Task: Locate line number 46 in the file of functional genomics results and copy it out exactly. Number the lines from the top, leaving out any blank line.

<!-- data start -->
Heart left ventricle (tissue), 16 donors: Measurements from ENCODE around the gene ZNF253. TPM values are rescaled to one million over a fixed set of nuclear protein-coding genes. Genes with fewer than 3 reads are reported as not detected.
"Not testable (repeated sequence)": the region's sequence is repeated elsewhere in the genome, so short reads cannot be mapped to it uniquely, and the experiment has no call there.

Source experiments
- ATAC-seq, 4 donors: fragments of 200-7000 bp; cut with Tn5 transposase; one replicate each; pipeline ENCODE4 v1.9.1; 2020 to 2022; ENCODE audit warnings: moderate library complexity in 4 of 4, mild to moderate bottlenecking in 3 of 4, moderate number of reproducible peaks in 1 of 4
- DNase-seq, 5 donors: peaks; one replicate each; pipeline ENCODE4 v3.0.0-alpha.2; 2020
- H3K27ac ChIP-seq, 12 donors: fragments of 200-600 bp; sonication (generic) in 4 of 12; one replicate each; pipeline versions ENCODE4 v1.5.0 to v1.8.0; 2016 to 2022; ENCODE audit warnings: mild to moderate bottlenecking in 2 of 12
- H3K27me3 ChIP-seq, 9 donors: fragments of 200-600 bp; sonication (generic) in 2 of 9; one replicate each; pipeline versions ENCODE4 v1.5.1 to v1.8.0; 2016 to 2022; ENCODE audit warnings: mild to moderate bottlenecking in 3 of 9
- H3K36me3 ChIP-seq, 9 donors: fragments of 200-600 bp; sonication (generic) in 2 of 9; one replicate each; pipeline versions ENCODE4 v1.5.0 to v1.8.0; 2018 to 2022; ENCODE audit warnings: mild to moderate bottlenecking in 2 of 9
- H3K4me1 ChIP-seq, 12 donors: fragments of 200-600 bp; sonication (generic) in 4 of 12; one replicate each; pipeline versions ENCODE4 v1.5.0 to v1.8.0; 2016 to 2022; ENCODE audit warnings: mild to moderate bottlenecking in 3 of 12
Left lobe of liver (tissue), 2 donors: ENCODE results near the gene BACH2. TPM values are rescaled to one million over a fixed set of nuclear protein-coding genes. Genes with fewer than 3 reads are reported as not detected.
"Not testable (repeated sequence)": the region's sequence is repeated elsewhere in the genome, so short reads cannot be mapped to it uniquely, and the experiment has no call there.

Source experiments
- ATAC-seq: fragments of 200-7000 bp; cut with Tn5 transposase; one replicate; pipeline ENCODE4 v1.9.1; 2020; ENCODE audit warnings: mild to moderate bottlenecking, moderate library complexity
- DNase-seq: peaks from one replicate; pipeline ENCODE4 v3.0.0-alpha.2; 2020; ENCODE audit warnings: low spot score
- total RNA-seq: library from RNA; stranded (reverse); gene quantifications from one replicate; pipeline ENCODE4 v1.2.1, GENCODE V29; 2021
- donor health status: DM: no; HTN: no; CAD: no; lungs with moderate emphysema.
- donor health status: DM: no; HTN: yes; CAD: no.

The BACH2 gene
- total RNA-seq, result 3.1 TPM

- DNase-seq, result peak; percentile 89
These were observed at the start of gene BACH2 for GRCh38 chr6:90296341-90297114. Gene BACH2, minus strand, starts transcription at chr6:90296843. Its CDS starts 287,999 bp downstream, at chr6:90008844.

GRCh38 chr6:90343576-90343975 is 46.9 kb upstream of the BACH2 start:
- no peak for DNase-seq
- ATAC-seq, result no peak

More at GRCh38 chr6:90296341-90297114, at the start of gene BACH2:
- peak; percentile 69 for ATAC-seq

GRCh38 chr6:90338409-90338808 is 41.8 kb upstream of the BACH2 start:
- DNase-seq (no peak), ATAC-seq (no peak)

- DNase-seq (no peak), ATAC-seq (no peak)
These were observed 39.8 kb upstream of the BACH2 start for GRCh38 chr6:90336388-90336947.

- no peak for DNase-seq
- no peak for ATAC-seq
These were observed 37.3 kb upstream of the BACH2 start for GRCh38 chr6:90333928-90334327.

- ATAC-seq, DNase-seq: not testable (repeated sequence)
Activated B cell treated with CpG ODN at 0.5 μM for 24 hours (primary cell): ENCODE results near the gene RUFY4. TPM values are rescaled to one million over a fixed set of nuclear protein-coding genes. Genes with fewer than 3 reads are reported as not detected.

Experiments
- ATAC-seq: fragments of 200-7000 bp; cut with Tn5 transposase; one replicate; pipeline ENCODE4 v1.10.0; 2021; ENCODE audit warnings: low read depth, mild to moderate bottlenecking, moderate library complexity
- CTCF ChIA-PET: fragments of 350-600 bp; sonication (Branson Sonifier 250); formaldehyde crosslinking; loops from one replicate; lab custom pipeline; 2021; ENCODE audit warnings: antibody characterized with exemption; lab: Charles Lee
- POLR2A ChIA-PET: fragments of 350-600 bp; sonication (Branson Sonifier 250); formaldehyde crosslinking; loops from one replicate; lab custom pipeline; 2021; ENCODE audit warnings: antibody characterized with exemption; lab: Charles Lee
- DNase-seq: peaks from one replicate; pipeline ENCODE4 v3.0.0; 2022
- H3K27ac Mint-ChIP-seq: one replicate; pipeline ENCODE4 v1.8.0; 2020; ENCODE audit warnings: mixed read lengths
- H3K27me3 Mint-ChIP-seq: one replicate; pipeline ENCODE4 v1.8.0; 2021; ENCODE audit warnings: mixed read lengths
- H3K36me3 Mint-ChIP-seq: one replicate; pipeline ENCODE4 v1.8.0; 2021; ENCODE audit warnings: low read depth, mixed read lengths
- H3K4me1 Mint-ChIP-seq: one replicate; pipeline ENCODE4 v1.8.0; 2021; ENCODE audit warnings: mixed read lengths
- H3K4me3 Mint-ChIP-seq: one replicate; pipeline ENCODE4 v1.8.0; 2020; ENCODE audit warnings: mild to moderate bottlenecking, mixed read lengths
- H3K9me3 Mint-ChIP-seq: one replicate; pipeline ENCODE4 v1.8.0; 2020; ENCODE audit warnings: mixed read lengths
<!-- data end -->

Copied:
- H3K9me3 Mint-ChIP-seq: one replicate; pipeline ENCODE4 v1.8.0; 2020; ENCODE audit warnings: mixed read lengths